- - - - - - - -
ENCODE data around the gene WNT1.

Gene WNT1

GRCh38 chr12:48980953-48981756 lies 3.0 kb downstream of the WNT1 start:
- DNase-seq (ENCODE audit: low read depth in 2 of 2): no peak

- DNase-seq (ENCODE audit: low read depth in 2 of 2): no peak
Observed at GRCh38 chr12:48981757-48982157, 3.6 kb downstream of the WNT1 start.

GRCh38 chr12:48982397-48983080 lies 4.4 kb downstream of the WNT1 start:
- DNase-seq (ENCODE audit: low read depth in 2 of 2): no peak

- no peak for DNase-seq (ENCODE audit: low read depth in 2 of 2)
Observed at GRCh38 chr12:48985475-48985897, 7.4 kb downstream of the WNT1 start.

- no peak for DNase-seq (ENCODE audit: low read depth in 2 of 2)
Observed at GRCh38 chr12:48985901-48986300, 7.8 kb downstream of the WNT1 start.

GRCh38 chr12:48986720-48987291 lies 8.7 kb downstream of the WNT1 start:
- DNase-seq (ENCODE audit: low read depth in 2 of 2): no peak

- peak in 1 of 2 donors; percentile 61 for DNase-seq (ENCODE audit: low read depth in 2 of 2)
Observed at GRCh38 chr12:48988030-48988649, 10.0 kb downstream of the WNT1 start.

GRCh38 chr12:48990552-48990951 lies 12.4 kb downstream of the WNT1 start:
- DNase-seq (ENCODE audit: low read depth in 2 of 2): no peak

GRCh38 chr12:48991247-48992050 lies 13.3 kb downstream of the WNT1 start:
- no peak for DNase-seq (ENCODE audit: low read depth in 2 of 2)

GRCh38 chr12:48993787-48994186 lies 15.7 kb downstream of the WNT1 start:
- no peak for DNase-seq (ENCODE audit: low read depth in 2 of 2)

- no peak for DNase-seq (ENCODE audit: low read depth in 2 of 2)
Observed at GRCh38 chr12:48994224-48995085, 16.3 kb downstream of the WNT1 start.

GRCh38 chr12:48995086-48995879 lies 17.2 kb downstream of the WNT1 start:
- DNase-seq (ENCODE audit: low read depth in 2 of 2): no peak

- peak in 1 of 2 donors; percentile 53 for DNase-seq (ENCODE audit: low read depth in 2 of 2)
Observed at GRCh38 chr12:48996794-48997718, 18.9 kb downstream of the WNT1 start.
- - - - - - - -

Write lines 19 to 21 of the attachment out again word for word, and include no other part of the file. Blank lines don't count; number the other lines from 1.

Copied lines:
GRCh38 chr12:48991247-48992050 lies 13.3 kb downstream of the WNT1 start:
- no peak for DNase-seq (ENCODE audit: low read depth in 2 of 2)

GRCh38 chr12:48993787-48994186 lies 15.7 kb downstream of the WNT1 start: